The Digital Electronics Lab at Hughes was assigned the task of building a PES Bypass Box that could be attached to the outside of F3 during a rendezvous/EVA that would enable internal power to the Spacecraft Bus. In order to give the astronauts enough time to return to the shuttle, get back into the cockpit, and maneuver the shuttle to a safe separation distance, this box needed to have a timer that would not start until adequate time had passed. This timer was set to start 13 hours after initiation. Harvey Quan and Rick Hollis of the Digital Electronics Lab were shocked when the program office dubbed this the “12.99 hour timer”.

A small, battery powered hand-held unit had to be fabricated which would connect to the spacecraft despun test access connector to enable the astronauts to manually deploy the omni antenna.  In addition, a PKM nozzle heater had to be fabricated and attached to the PKM to help thaw it out. The outer surface of the plate was a “dark mirror” to simultaneously maximize solar absorption and minimize thermal radiation. A portion of the plate was populated with solar cells to power temperature sensors and a small C-band transmitter and whip antenna to transmit temperature data to the ground. Spacecraft capture arm and tools for the installations had to be fabricated by NASA.

Obviously, these efforts required much coordination between NASA and Hughes but the “can do attitude” by both was remarkable. All of this hardware had to be designed, built, tested and delivered within 6 months. Hughes assisted astronaut training at JSC and the astronauts made several trips to Hughes to “practice” on F-4 or F-5.

Modify F-4

Although the evidence strongly pointed to the PKM separation switch installation and alignment as the cause of the F-3 failure, Hughes decided to make significant modifications to F-4, especially since if F-3 salvage was not successful, there was no spare spacecraft to protect against a launch (or spacecraft) failure and the Navy contract called for four operational satellites in orbit. These modifications included separate cradle separation switch levers, umbilical bypass of cradle and PKM separation switches, and spacecraft ground command and telemetry capability upon ejection from the shuttle if the PES sequence failed.

The backup command and telemetry capability required new automated Mission Procedures (PROCs) that were fast since station passes in low earth orbit were only a minute or two. Upgrades to the orbital analysis software were also required. Fortunately, spacecraft system test software and mission software were the same so debugging the PROCs could be done against F4 or F5.

F-4 Launch and F-3 Salvage (8/27/85, STS 51-I, Discovery)

F-4 launch and F-3 salvage were during the same shuttle mission, less than 6 months after the F-3 failure. The launch proceeded smoothly and F-4 was ejected from the shuttle the following day. The PESs turned on as expected and performed all their actions nominally, the backup ground command and telemetry capability was not needed. Orbit raising and subsequent spacecraft bus testing was nominal. The payload was turned on for on-orbit testing and initially performed flawlessly. After 40 hours of full power operation, the UHF payload downlink disappeared.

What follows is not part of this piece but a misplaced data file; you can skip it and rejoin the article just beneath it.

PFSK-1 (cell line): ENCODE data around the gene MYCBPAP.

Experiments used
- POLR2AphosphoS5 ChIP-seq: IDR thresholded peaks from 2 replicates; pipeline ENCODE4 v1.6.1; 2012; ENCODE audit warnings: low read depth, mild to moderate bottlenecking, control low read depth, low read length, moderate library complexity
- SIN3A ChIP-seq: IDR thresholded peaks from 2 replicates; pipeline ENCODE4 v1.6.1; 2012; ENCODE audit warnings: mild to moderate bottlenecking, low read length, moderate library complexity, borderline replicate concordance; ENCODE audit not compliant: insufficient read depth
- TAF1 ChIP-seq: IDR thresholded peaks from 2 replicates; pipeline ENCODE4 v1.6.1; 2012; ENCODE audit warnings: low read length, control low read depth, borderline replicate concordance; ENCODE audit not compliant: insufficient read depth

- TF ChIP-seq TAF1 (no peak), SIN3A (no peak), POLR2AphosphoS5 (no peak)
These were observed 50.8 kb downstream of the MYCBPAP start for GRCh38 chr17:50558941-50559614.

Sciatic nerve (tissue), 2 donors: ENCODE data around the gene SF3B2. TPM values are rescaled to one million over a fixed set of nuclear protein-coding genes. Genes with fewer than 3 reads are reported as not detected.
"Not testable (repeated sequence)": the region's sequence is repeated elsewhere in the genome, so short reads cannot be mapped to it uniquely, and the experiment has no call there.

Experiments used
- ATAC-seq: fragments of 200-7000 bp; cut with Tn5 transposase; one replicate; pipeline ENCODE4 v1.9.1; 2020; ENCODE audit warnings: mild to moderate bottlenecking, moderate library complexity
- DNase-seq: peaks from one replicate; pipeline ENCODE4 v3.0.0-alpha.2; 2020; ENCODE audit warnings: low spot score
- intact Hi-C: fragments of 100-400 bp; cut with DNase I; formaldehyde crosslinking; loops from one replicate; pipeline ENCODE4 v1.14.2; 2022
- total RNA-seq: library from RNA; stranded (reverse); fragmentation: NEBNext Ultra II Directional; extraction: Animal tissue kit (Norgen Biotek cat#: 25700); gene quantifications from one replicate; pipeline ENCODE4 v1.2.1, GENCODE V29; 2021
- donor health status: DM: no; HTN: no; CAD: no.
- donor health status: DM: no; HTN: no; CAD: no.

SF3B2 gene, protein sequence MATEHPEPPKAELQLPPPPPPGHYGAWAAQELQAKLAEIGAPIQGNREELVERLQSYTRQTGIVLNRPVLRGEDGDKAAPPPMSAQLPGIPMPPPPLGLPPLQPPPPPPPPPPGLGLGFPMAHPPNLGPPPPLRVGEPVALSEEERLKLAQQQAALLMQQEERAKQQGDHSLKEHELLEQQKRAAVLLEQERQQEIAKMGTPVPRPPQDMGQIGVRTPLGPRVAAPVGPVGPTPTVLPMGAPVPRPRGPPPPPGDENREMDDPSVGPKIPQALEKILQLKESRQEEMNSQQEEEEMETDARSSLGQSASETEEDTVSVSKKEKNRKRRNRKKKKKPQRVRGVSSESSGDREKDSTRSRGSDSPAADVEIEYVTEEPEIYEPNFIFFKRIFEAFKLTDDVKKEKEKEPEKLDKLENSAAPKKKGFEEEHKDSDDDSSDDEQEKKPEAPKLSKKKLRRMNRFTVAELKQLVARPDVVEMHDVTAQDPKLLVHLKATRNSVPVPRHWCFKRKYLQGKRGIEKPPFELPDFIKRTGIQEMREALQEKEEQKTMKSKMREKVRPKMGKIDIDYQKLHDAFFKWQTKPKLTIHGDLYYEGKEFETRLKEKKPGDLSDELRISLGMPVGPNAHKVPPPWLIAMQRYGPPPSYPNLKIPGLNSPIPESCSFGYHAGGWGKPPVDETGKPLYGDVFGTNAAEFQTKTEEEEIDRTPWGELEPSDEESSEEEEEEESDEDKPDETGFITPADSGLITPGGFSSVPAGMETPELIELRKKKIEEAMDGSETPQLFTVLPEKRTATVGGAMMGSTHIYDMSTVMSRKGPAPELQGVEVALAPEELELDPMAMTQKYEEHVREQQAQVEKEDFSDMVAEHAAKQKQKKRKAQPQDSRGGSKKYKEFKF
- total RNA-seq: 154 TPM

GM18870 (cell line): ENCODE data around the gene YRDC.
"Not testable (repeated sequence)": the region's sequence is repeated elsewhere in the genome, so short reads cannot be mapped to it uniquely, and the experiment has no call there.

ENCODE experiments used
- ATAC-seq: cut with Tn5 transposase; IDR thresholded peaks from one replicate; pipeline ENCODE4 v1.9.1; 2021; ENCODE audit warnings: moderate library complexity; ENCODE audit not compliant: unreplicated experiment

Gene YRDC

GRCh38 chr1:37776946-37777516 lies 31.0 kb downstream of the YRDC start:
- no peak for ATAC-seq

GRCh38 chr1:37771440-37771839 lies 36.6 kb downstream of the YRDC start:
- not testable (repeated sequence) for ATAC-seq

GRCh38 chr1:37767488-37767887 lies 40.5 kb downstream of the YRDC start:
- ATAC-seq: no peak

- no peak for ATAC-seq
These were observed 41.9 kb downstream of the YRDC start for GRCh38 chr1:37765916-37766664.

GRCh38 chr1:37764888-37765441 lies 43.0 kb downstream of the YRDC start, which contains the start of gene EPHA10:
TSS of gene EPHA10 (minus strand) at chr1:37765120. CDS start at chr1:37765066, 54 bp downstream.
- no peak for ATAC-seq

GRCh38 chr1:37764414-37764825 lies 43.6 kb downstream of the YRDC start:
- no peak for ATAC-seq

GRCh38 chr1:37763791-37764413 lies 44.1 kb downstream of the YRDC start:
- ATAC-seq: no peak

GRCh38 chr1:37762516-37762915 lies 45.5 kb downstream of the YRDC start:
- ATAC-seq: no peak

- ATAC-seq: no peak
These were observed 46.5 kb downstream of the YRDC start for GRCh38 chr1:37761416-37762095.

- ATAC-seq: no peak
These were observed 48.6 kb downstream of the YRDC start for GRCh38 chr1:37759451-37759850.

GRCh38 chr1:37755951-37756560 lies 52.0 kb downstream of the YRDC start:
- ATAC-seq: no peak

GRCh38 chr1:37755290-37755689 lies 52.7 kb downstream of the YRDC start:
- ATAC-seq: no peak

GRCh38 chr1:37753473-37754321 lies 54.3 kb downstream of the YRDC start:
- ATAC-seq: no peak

Meanwhile, F-3 salvage operations were in full swing. The shuttle rendezvoused with F-3 and “Ox” Van Hoften and Bill Fisher performed the longest EVAs in history. First they installed the capture arm to the slowly spinning spacecraft; “Ox” grabbed the 15,200 lb spacecraft multiple times to slow and stop the spin. You could see the Remote Manipulator Arm flex with each capture. The PES Bypass Box and PKM nozzle heater cover were attached to the spacecraft. Astronaut Bill Fisher moved to a protected position behind the spacecraft and fired the omni deployment squib using the Hughes provided hand held unit. The 12.99 hour timer was started. “Ox” manually spun up the spacecraft to about 5 rpm by multiple grabs of the capture arm as the last step before the astronauts returned to enter the shuttle.

Leasat F-3:  Approach for Capture

Leasat F-3: Approach for Capture

Leasat F-3:  Manual Spinup by Astronaut "Ox" Van Hoften

Leasat F-3: Astronaut Bill Fisher holding Leasat in preparation for salvage operations.

For the next 6 months, thermal conditioning of the PKM was monitored from the ground during the approximately two-minute station passes. Ground reception of the PKM temperature data was accomplished by mounting a C-Band dish to the edge of the main MGS tracking antenna at Norfolk and Guam. The baseband signal was recorded on a tape deck snatched from one of the worker’s home audio system and played back post-pass for detailed analysis. Prior to PKM fire, the spacecraft was spun up to 30 rpm using the now thawed RCS Hydrazine jets over many station passes as all burns had to be completed while still in view. The window for firing the PKM by ground command from Guam was 54 seconds. The PKM ignition sequence was initiated by sending a short series of ground commands to the PES Bypass Box affixed to the outside of the spacecraft, that, in turn, applied power to the PESs via test access connectors. The PKM performed nominally and subsequent orbit raising with the liquid bipropellant system also performed flawlessly. Spacecraft bus and payload testing demonstrated that all on-orbit performance met or exceeded requirements. In fact, the F3 battery life was better than any other Leasat spacecraft, even though they had been frozen for many months.